“Even if they never got anything for it, it was cheap at that price. I had given them the best show that was ever staged in their territory since the landing of the pilgrims!” That was how the conman Carlo Ponzi described his infamous scam which extracted $15m out of Americans in the 1910s.
What we now call “Ponzi schemes” have the same basic features. Original “investors” are lured in with the promise of getting rich quick. They get a payout, essentially funded by the contributions handed over by subsequent joiners rather than any genuine investment returns. More people, seeing the impressive profits earned by the original crew, rush to get involved themselves. Then, when new members stop coming through the door and the cash flow dries up, the whole thing collapses.
The launches of new cryptocurrencies – digital payment tokens – could be described as the pre-eminent Ponzi schemes of our time.
The pattern from the less scrupulous schemes is as follows. Some “entrepreneurs” announce a new digital currency, piggybacking on the relentless media hype around bitcoin. They pay a celebrity to endorse their “initial coin offering” (ICO) through his or her social media channels. The founders take receipt of the money and extract their copious “expenses”.
They watch the price of the new cryptocurrency spike in value as it tends to when there’s media coverage and celebrity-driven interest, which attracts more investors. And then well, a study by Boston College has found that more than half of crypto startups seem to die within four months.
“The strongest return is actually in the first month,” according to one of the authors.
The investors in Carlo Ponzi’s “international reply coupon” scheme would have found something similar.
The founders of Centra Tech, who used the boxer Floyd “Money” Mayweather to promote their “centra token” in 2017, were arrested earlier this year for securities fraud. And Mayweather himself is now being sued by those who lost money.
But the official charges against the Centra Tech founders, who raised $32m ($25m), are related to their false claims in the ICO, including that they had a relationship with Visa and Mastercard.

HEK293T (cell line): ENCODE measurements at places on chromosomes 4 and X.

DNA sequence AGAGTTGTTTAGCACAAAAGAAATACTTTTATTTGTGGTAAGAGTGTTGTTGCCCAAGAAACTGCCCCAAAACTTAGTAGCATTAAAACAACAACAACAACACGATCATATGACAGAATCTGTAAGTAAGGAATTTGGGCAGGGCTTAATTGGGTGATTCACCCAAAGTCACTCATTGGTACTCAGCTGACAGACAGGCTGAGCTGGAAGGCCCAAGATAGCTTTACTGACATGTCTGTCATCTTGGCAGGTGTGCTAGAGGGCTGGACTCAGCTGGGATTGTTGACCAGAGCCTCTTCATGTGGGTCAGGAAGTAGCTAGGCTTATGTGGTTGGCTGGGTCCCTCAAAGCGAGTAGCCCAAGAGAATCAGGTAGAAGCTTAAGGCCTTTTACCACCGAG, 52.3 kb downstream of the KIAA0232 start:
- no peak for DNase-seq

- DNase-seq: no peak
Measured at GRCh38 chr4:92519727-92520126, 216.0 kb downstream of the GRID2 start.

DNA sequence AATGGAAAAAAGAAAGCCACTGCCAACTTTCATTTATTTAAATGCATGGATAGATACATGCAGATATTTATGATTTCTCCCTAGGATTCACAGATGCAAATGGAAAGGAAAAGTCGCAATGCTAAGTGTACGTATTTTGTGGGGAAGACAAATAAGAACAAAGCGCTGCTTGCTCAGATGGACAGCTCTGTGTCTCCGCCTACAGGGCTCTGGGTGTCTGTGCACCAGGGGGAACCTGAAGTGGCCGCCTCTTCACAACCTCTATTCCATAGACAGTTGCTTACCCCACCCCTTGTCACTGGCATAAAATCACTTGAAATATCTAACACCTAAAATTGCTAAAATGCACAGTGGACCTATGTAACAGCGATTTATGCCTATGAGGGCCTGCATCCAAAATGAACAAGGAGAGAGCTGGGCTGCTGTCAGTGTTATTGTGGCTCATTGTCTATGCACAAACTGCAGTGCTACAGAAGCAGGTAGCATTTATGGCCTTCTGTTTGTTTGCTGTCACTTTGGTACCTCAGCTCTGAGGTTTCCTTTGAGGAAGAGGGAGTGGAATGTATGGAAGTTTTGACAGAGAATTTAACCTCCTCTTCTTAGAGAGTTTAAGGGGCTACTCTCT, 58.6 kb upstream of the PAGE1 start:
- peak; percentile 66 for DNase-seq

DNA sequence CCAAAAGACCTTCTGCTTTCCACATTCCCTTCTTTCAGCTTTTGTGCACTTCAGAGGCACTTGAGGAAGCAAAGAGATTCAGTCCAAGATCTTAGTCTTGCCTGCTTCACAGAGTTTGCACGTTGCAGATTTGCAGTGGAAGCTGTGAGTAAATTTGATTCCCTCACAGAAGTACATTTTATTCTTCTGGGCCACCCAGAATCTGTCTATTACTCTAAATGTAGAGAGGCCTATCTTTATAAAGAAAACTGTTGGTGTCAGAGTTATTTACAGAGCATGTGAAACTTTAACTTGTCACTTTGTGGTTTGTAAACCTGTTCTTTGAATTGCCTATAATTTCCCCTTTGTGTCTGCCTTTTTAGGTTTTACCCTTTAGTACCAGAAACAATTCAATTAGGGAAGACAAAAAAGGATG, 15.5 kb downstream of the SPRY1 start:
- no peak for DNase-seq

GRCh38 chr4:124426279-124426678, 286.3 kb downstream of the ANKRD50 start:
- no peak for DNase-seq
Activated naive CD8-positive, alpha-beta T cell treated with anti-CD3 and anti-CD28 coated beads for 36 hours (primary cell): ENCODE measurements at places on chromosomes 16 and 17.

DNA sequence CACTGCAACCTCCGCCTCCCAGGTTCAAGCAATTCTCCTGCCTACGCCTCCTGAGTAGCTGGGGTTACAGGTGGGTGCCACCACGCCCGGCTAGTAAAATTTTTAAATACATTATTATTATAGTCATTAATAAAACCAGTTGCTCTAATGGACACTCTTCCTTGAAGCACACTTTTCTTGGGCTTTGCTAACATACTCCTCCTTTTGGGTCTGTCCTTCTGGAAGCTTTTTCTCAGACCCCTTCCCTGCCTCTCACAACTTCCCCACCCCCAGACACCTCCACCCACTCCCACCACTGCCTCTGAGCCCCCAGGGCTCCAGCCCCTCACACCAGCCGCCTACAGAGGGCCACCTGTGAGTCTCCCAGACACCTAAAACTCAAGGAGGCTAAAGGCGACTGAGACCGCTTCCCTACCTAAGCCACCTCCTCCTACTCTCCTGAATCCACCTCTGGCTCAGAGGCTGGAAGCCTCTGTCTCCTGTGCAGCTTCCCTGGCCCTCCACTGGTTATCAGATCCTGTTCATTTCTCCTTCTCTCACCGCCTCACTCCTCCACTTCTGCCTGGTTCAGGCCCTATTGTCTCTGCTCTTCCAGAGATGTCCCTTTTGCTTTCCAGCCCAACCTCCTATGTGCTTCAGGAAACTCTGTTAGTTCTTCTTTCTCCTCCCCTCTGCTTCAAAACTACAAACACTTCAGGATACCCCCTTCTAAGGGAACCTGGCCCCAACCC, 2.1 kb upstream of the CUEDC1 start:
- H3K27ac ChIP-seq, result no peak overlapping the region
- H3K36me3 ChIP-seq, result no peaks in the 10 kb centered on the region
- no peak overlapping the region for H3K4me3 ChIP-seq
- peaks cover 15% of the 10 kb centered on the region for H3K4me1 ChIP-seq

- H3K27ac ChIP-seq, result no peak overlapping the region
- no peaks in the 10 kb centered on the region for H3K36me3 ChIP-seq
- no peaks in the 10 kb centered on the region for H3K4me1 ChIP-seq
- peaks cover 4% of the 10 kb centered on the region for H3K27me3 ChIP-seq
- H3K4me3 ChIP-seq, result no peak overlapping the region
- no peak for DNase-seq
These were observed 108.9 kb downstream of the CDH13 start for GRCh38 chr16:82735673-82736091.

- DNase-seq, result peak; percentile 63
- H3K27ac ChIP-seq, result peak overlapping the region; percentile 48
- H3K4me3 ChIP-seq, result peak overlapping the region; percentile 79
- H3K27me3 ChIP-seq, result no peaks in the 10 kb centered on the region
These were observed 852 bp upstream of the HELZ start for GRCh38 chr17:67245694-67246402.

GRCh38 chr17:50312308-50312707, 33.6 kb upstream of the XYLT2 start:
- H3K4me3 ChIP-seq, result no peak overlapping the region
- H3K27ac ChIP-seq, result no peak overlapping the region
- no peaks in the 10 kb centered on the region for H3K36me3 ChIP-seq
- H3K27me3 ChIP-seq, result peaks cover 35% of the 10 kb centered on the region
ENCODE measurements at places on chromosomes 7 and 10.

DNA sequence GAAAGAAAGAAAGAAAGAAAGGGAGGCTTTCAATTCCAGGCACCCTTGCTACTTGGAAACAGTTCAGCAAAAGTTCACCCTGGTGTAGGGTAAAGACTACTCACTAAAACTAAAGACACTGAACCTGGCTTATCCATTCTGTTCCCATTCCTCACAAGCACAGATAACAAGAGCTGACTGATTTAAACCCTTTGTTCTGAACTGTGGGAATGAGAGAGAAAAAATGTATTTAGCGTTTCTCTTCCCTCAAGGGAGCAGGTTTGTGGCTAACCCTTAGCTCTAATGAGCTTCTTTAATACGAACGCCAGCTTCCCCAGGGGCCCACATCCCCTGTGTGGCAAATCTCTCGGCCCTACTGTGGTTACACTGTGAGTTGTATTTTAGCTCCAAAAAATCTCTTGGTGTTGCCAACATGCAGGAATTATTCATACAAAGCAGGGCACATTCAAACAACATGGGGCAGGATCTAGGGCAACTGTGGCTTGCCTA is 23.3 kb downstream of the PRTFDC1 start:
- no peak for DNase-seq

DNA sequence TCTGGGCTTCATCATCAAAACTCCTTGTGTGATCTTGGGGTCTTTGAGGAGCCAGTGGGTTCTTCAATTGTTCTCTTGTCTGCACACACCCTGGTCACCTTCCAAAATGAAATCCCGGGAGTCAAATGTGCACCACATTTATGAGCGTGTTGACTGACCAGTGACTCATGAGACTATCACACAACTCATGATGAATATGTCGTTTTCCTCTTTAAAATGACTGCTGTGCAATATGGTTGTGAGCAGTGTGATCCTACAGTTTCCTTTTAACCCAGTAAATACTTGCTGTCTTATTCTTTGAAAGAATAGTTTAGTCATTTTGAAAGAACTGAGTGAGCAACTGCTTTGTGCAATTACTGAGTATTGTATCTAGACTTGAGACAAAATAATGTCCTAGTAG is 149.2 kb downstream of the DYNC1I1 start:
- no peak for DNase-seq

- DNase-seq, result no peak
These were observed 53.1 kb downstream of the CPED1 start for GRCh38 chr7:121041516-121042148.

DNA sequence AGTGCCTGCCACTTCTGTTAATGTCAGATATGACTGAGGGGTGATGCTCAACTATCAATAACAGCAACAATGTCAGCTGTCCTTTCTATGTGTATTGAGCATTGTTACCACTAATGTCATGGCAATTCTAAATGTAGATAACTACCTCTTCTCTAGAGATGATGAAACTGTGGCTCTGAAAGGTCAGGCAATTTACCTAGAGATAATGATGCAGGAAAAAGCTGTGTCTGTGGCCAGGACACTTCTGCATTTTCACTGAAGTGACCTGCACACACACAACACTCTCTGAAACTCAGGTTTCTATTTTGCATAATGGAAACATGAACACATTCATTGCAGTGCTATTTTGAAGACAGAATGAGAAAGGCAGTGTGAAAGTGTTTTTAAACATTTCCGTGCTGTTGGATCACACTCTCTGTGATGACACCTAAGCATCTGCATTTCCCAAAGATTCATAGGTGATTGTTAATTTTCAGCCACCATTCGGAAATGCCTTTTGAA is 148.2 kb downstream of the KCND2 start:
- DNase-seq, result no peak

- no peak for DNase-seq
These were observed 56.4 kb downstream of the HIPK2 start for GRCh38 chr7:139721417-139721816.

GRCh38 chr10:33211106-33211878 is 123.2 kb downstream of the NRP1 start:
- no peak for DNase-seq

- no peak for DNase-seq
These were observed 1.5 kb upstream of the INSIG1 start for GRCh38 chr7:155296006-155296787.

An ICO itself, even though it shares the classic features of a Ponzi scheme, is not illegal. Such exercises raised a total of $12bn in the first half of 2018 alone, up from $7bn in the whole of 2017.
Most economists think that the claims that cryptocurrencies will one day replace the likes of sterling and the euro in the financial payments system are fantasy because these new digital tokens have none of the fundamental attributes of viable currencies.
They are, currently, neither a store of value (due to extreme swings in price), nor a unit of account (when did you last see something priced in bitcoin?), nor a medium of exchange (when did you last pay for something with a crypto token?).
But no one, certainly not economists, knows for certain what the future holds. Perhaps cryptocurrencies will one day take on these features. Perhaps the fact that the volume of a cryptocurrency is limited and they cannot be created by governments will prove to be as transformative as the hype-merchants claim.
Perhaps the anonymity they allow will prove to be what most people really want. Perhaps we will one day discover that the moon really is made of cheese after all.
There’s no law against dreaming that that ICO you just bought into may really have invented the new dollar, however unlikely it might seem to most people.
Maybe people want the entertainment; “a show”, as Ponzi put it.
Ponzi spent 14 years in prison after his scam finally collapsed. His misfortune was to have been born in the wrong century.